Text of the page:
The beleaguered councillor said that while the DUP vote was declining in Strabane, Sinn Féin was getting stronger. ``That's the cross we have to bear,'' he said.
Fellow Strabane councillor Ivan Barr, whose election to council chairperson had led to the handshake, described himself as ``sympathetic'' to the DUP man's plight, saying he had come under ``unfortunate pressure.''
``It was no big deal,'' said Barr. ``A hand of congratulation was extended by me and accepted.'' Barr said that in 1985, when he was elected as chair for the first time, the DUP and UUP had repeatedly disrupted council meetings, blowing horns and whistles, but that was a thing of the past.
More recently, unionist councillors had accepted the necessity of working with Sinn Féin, putting aside their party's differences and concentrating on `bread and butter' issues in the interests of the whole community in Strabane.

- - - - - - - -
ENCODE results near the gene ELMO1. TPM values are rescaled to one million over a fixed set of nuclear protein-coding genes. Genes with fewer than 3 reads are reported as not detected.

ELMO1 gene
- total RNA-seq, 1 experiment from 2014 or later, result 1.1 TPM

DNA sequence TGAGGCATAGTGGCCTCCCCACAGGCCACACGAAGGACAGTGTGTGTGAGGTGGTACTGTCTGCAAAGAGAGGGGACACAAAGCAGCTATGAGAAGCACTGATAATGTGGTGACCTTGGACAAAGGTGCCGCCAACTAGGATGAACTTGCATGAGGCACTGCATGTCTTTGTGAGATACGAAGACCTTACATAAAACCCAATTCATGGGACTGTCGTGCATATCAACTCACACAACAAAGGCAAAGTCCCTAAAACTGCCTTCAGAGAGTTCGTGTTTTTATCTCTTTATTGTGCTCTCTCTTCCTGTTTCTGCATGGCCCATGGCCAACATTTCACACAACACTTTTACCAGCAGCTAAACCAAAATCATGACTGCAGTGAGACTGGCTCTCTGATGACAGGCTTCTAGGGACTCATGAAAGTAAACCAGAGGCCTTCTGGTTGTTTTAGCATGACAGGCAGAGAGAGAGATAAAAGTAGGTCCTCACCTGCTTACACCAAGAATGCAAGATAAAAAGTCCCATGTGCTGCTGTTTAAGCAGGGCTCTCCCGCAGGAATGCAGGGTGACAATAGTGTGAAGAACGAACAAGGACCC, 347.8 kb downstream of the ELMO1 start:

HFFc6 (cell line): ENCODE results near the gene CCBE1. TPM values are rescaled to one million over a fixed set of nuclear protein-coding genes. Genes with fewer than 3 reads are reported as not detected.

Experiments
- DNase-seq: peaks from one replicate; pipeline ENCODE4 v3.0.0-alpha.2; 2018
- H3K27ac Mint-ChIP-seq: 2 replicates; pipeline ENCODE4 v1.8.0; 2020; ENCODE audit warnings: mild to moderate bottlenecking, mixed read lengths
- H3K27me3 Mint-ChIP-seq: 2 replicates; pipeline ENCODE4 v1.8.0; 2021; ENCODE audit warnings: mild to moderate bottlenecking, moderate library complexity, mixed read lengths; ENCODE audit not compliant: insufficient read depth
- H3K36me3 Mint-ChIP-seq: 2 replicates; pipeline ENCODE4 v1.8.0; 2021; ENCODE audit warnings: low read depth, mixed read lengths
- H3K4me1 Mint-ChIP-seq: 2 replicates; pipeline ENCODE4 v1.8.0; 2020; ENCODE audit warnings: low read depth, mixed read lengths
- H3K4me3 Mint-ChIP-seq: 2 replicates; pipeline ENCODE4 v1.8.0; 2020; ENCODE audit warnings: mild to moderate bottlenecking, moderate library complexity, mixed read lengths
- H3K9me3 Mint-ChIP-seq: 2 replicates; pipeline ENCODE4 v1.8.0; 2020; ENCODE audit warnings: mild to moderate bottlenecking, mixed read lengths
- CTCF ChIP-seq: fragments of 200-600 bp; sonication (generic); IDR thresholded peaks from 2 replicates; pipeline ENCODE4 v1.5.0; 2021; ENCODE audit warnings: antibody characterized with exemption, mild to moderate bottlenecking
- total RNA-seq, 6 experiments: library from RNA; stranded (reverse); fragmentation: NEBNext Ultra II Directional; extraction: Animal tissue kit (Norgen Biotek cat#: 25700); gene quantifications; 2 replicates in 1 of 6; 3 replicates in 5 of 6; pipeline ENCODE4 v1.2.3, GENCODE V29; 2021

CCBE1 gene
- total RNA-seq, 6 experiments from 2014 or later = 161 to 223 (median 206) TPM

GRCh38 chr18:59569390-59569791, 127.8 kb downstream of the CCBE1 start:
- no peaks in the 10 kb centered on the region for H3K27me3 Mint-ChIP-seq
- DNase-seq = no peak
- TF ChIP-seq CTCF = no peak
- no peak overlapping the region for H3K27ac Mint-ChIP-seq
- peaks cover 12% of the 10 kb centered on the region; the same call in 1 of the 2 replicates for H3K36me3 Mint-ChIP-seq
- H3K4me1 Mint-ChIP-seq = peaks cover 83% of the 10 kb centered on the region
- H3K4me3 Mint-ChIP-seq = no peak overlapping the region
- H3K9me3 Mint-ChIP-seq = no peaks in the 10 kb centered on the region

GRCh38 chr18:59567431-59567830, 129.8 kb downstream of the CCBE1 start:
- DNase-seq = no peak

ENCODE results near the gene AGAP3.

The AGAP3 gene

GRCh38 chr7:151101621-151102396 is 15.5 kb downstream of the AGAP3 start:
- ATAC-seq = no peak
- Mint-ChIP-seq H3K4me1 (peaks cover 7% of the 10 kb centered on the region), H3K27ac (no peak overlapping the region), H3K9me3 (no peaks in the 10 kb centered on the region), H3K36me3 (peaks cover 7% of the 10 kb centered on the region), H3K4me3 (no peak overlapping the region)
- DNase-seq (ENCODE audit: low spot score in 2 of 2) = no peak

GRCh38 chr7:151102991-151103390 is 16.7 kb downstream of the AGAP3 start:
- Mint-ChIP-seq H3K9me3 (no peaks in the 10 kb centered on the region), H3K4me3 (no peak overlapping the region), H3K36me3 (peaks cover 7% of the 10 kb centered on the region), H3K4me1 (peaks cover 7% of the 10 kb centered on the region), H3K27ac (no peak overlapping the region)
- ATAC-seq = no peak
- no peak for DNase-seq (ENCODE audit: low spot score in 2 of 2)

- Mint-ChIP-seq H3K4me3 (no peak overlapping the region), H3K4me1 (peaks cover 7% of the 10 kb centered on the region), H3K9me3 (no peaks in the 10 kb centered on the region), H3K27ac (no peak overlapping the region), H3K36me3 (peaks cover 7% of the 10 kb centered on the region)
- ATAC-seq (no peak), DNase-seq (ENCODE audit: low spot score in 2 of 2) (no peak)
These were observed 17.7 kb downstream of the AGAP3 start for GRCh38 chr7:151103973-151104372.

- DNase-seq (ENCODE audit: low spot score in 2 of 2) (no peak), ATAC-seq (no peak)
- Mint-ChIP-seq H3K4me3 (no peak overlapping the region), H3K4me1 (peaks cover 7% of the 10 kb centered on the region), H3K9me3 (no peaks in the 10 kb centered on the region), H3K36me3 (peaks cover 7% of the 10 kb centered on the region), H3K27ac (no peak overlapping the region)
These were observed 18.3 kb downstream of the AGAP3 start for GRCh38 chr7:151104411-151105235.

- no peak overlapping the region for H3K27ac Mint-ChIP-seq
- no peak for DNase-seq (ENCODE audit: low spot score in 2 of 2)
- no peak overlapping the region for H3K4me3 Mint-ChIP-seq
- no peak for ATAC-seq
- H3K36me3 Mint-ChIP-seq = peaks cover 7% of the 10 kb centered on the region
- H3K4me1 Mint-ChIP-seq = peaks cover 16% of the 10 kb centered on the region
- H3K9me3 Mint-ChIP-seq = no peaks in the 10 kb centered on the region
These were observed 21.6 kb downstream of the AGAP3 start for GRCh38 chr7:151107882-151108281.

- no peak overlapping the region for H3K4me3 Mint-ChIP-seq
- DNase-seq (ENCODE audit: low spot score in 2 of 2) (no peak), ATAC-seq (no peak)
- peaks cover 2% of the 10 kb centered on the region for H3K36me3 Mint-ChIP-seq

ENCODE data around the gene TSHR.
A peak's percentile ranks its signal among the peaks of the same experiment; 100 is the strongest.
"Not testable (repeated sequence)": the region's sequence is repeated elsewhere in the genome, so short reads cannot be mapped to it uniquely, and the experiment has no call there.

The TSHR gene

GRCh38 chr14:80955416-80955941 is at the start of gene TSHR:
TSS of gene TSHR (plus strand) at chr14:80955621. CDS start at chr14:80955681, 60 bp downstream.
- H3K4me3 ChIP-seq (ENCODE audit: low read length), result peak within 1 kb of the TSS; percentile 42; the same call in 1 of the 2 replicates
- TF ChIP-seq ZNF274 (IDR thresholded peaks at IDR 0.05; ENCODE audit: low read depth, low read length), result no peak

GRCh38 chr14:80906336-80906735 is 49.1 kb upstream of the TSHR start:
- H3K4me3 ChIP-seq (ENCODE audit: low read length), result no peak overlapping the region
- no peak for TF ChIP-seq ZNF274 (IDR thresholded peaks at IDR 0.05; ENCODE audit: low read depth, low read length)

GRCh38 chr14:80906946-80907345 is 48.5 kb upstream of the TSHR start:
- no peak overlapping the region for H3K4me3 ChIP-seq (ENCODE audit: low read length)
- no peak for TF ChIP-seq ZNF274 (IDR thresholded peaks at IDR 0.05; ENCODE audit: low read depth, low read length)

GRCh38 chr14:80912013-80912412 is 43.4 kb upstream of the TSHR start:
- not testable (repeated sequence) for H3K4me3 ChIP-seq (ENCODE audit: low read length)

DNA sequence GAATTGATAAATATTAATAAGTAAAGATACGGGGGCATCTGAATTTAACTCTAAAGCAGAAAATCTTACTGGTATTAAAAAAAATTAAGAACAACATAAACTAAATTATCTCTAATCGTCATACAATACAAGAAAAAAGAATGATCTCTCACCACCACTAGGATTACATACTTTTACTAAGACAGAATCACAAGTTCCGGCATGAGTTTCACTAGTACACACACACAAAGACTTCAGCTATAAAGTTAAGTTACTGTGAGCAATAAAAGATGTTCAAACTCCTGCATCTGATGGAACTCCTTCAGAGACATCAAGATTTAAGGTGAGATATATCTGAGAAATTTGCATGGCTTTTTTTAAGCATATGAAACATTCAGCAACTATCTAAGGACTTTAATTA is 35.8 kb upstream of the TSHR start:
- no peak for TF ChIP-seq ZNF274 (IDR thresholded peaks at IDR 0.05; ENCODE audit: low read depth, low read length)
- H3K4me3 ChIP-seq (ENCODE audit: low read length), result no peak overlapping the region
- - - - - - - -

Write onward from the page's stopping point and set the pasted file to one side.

Sinn Féin Chair in Cootehill
A member of Sinn Féin took the position of Chairperson of Cootehill Town Commissioners for the first time this week. The new first citizen of the County Cavan town is Harry McCabe, who was one of the party's six local authority members elected in the County in 1999.
Harry McCabe was elected unanimously by his fellow Commissioners last Monday night. He thanked them for the support and said he was ``very glad to be part of the process of cooperation on this body which ensures that all elected opinion is given the opportunity to occupy the chair.